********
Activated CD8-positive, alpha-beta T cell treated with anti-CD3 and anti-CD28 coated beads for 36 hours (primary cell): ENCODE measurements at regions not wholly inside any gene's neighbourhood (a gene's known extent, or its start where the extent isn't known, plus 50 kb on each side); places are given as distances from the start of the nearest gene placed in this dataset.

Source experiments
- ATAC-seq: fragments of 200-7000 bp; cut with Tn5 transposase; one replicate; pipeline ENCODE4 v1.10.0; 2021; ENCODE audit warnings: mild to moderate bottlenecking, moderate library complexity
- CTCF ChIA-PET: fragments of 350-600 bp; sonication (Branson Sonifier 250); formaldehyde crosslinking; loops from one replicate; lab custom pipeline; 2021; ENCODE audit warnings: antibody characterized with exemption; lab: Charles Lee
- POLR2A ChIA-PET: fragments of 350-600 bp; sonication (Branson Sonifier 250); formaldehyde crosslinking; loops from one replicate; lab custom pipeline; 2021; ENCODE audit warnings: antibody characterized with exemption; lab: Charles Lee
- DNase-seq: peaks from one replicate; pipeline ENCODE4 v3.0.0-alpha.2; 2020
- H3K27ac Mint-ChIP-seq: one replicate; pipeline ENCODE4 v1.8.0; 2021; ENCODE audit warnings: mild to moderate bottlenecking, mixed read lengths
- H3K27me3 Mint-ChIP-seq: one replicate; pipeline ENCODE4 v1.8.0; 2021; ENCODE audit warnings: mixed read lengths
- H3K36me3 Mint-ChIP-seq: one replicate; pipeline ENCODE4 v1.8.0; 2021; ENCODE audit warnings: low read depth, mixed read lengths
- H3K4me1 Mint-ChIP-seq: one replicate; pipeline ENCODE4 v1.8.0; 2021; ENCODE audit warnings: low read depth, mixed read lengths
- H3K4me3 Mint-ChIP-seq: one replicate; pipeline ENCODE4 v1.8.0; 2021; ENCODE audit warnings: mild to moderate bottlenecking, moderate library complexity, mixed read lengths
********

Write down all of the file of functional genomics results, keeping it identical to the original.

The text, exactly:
Activated CD8-positive, alpha-beta T cell treated with anti-CD3 and anti-CD28 coated beads for 36 hours (primary cell): ENCODE measurements at regions not wholly inside any gene's neighbourhood (a gene's known extent, or its start where the extent isn't known, plus 50 kb on each side); places are given as distances from the start of the nearest gene placed in this dataset.

Source experiments
- ATAC-seq: fragments of 200-7000 bp; cut with Tn5 transposase; one replicate; pipeline ENCODE4 v1.10.0; 2021; ENCODE audit warnings: mild to moderate bottlenecking, moderate library complexity
- CTCF ChIA-PET: fragments of 350-600 bp; sonication (Branson Sonifier 250); formaldehyde crosslinking; loops from one replicate; lab custom pipeline; 2021; ENCODE audit warnings: antibody characterized with exemption; lab: Charles Lee
- POLR2A ChIA-PET: fragments of 350-600 bp; sonication (Branson Sonifier 250); formaldehyde crosslinking; loops from one replicate; lab custom pipeline; 2021; ENCODE audit warnings: antibody characterized with exemption; lab: Charles Lee
- DNase-seq: peaks from one replicate; pipeline ENCODE4 v3.0.0-alpha.2; 2020
- H3K27ac Mint-ChIP-seq: one replicate; pipeline ENCODE4 v1.8.0; 2021; ENCODE audit warnings: mild to moderate bottlenecking, mixed read lengths
- H3K27me3 Mint-ChIP-seq: one replicate; pipeline ENCODE4 v1.8.0; 2021; ENCODE audit warnings: mixed read lengths
- H3K36me3 Mint-ChIP-seq: one replicate; pipeline ENCODE4 v1.8.0; 2021; ENCODE audit warnings: low read depth, mixed read lengths
- H3K4me1 Mint-ChIP-seq: one replicate; pipeline ENCODE4 v1.8.0; 2021; ENCODE audit warnings: low read depth, mixed read lengths
- H3K4me3 Mint-ChIP-seq: one replicate; pipeline ENCODE4 v1.8.0; 2021; ENCODE audit warnings: mild to moderate bottlenecking, moderate library complexity, mixed read lengths